Is there any real reason to use "const"?

rempas rempas at
Mon Jan 24 10:06:49 UTC 2022

Rather than just tell the compiler to not allow me to modify a 
variable (like I don't know what I'm doing with my program), are 
there any reason to use "const" variables?

Other than out of curiosity, I'm actually asking because I'm 
writing a transpiler and I want to know if I should support 
"const" (or the concept of immutability in general) or not. To 
me, "const" has a lot of burdens like:

"should we use it all the time if we don't want to be sure that 
we won't modify a variable or only for critical ones?"

"Then in this case, why not make "const" the default and use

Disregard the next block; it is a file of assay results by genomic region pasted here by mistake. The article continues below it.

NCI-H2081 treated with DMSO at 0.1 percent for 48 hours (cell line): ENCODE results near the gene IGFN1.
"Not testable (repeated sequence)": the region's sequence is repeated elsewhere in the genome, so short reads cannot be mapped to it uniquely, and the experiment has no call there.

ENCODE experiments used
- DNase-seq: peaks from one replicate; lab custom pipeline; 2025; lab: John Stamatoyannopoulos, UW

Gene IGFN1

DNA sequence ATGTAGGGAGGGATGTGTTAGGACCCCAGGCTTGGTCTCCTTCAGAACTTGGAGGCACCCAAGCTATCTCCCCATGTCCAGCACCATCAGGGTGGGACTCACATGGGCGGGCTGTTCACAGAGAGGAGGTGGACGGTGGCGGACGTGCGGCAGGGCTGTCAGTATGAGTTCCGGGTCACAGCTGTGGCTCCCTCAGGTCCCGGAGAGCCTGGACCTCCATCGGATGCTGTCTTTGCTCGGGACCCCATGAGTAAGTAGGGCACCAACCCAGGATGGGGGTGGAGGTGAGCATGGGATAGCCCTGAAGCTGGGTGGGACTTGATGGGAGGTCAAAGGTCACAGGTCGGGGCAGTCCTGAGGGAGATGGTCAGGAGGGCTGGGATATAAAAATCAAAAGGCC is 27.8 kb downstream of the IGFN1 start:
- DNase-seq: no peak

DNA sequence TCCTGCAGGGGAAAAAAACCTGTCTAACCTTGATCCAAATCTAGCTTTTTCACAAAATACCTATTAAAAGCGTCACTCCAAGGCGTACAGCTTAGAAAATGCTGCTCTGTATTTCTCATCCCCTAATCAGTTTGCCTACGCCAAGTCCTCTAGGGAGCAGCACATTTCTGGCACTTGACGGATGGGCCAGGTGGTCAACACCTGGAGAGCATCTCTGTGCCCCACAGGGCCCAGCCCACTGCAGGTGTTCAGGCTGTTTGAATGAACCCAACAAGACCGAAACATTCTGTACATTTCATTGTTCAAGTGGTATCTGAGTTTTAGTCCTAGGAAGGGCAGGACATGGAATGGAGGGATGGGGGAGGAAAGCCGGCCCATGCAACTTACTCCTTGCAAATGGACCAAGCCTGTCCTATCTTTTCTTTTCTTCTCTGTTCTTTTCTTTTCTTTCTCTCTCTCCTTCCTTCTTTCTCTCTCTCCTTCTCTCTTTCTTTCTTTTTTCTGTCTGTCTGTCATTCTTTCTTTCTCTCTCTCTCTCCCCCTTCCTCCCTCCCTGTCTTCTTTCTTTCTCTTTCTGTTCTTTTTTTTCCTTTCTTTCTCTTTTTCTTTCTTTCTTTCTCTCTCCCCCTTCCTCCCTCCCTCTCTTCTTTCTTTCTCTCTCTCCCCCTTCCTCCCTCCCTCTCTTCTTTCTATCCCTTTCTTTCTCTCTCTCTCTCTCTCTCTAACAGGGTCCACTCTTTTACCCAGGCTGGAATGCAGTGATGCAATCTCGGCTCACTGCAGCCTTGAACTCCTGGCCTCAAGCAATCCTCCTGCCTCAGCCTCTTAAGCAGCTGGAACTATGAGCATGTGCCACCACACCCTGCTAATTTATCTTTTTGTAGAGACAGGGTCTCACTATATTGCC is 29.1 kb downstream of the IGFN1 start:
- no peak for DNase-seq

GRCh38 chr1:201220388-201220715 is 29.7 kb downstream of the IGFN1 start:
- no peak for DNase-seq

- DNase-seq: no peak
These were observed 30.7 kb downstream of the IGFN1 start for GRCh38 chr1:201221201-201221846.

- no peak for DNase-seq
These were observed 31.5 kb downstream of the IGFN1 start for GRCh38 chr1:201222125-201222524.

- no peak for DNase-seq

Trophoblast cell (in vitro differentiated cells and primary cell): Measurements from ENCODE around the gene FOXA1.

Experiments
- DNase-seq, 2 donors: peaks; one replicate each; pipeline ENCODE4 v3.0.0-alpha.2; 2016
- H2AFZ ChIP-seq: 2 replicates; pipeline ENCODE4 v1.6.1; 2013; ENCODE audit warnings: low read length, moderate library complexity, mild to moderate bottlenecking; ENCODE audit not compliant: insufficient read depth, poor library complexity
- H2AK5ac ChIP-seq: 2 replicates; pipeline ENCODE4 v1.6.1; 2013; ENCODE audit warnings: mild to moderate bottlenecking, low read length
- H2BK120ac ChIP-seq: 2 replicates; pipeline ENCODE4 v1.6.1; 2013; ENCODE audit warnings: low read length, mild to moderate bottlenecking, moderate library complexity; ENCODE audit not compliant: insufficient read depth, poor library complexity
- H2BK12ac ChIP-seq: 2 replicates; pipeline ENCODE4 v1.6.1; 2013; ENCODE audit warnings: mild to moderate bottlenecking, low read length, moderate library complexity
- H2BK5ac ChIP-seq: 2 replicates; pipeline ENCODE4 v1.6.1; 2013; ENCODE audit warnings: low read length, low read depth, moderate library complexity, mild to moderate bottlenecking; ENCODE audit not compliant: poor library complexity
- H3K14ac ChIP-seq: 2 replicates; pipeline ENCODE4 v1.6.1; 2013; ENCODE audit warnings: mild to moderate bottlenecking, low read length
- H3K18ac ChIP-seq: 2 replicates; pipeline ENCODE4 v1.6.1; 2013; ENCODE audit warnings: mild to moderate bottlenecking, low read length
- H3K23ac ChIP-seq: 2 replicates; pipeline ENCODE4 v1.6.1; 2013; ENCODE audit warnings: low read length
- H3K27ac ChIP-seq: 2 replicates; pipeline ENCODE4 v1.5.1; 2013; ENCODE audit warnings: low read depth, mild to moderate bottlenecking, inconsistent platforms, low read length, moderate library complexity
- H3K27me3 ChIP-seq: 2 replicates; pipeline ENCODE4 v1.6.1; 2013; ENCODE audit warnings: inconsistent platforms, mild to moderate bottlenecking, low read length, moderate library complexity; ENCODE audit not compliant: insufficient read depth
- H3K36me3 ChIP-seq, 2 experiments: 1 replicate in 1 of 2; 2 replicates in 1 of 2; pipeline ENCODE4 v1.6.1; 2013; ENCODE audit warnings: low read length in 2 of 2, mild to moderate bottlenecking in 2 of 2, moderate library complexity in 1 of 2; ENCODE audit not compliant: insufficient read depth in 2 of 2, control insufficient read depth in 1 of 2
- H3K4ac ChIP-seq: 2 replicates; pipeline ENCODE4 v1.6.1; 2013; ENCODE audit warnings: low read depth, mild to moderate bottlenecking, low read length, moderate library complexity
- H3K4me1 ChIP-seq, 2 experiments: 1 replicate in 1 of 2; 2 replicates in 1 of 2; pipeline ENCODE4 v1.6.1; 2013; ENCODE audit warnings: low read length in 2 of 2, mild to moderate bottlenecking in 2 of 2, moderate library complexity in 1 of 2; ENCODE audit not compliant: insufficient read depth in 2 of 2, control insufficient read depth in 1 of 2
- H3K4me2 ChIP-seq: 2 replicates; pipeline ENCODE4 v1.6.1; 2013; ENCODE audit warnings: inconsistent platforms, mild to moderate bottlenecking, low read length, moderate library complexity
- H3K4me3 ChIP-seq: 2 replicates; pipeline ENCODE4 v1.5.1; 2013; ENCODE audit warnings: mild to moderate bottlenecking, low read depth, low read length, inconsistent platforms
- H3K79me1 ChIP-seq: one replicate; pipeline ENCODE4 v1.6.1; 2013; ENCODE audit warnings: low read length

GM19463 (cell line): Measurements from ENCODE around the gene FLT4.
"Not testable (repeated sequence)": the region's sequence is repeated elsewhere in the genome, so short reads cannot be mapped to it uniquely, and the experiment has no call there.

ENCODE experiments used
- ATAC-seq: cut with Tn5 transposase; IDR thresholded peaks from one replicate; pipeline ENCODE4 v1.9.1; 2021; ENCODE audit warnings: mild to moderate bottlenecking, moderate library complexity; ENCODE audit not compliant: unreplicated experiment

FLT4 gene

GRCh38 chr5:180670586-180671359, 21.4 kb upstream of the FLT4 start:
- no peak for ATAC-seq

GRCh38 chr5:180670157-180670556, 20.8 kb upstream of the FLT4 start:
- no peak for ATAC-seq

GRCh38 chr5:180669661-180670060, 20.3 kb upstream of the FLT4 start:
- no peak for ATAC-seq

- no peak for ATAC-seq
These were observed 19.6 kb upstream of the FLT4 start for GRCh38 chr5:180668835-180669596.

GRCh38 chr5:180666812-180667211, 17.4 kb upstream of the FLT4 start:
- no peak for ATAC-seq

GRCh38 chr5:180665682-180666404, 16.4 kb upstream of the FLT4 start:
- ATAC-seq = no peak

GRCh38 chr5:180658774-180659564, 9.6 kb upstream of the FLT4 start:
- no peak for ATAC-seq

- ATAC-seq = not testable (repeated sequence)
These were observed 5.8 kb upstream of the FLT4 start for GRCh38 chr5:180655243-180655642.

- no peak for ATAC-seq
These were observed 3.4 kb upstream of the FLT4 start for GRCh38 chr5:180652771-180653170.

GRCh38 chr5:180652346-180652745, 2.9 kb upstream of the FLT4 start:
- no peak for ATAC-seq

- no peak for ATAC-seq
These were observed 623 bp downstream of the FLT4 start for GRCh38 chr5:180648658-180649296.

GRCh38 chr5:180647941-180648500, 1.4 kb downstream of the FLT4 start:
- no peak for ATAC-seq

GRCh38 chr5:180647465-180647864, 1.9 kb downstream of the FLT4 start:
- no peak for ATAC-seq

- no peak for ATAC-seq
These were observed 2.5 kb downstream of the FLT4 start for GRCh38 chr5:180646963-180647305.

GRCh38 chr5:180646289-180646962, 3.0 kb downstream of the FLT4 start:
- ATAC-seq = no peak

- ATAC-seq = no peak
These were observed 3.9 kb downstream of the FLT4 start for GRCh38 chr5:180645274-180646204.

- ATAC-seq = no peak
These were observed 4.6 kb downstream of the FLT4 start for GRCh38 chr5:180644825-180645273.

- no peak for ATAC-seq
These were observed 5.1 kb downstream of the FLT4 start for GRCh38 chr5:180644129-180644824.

another word to allow a variable to be mutable (just like Rust 
and other languages)?"

Also another problem is that I don't like the way "const" is 
treated in functions. For example, you cannot past "const" 
variables to functions that take non-const parameters even if we 
are using variables which are ALWAYS copied (which means than 
modifying them will not modify the original value). This is 
stupid because if I want to support "const" for a function, I 
need to make an extra instruction to copy the value to a new 
non-const variable that is created inside the function and make 
an extra instruction. Copying a value is not a slow operation but 
it can be for a big struct. And in any case, it is stupid and it 
pisses me off...

So yeah, I would like to know as soon as possible if there are 
any real reasons to support something like that so I can 
implement it.

What do you guys think?

More information about the Digitalmars-d mailing list